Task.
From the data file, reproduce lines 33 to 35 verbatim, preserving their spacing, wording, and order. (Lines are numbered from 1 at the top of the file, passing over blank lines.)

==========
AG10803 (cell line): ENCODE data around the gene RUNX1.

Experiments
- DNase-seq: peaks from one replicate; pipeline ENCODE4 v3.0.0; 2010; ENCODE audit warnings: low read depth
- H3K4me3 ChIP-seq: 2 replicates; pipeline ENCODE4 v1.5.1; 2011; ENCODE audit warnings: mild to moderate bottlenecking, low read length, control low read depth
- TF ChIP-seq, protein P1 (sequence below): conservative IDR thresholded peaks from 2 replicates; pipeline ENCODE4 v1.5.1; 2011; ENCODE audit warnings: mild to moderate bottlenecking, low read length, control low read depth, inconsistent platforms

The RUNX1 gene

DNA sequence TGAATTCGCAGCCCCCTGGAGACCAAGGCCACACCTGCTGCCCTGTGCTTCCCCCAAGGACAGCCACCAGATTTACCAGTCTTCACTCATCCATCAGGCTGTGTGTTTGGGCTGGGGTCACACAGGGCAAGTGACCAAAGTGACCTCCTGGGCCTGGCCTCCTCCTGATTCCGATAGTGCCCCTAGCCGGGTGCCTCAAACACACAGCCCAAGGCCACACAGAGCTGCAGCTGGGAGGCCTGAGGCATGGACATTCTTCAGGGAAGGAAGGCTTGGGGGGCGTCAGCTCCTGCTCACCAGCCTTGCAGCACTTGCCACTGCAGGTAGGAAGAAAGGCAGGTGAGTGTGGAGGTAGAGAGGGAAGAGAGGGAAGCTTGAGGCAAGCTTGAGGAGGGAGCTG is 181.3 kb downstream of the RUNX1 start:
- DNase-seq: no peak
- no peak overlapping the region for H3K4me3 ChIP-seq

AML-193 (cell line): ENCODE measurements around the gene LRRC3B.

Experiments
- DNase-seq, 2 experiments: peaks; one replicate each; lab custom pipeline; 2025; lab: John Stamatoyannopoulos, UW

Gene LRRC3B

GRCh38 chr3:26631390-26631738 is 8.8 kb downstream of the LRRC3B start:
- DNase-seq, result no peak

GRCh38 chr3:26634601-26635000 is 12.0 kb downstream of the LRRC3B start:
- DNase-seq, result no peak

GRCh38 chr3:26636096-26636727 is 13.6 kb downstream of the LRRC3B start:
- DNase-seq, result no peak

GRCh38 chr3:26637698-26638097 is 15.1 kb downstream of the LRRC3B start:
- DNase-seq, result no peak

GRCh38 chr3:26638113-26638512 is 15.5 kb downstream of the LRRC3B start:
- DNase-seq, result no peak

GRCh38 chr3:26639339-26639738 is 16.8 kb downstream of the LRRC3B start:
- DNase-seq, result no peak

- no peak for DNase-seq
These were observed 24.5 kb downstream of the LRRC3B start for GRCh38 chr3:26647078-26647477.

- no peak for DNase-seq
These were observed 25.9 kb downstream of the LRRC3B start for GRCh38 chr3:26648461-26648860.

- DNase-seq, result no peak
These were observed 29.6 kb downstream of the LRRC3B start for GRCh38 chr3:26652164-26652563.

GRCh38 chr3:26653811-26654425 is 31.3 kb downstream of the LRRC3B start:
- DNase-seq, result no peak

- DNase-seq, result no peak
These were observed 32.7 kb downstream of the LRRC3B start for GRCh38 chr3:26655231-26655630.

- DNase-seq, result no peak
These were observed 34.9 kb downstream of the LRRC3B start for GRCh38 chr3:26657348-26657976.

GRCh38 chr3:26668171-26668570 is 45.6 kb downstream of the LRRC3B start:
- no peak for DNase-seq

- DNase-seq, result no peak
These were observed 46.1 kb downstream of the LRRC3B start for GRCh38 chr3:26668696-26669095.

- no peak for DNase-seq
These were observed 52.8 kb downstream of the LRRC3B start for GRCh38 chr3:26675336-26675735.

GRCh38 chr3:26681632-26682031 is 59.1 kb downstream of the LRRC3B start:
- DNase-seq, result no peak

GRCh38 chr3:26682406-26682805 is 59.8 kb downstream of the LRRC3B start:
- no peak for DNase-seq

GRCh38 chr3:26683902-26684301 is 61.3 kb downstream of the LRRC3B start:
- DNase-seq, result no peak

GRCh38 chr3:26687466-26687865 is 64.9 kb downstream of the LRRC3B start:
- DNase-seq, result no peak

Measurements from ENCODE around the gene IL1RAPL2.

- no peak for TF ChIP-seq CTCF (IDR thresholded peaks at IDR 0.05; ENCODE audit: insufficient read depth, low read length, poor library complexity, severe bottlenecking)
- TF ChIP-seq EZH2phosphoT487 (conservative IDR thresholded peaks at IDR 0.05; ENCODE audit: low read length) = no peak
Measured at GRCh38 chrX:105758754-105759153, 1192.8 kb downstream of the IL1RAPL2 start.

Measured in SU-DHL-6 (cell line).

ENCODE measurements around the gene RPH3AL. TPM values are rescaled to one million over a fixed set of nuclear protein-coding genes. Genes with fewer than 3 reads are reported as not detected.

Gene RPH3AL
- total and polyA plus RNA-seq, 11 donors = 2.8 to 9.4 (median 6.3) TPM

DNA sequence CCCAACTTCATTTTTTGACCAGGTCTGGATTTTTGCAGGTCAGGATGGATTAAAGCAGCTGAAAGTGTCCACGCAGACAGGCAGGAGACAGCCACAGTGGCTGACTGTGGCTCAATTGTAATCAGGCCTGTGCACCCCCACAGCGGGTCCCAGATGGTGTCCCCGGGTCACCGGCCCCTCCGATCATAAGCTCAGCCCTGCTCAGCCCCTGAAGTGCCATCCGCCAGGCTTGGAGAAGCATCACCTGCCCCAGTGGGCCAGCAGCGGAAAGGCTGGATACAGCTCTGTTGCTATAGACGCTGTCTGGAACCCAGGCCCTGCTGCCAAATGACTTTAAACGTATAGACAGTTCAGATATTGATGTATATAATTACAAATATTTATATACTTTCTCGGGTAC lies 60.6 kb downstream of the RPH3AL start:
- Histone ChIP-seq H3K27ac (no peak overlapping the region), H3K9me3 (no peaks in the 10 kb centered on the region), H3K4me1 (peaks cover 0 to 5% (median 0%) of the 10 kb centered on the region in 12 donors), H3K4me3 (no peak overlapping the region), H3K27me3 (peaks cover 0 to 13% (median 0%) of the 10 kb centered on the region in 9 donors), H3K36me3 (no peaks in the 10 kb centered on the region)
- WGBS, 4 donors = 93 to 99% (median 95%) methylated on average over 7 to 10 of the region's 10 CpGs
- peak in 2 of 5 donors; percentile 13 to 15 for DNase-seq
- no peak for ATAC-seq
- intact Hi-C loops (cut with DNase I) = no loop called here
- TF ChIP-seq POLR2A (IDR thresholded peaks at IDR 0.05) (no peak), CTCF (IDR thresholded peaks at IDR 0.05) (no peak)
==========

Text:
- DNase-seq, result no peak

- DNase-seq, result no peak
These were observed 32.7 kb downstream of the LRRC3B start for GRCh38 chr3:26655231-26655630.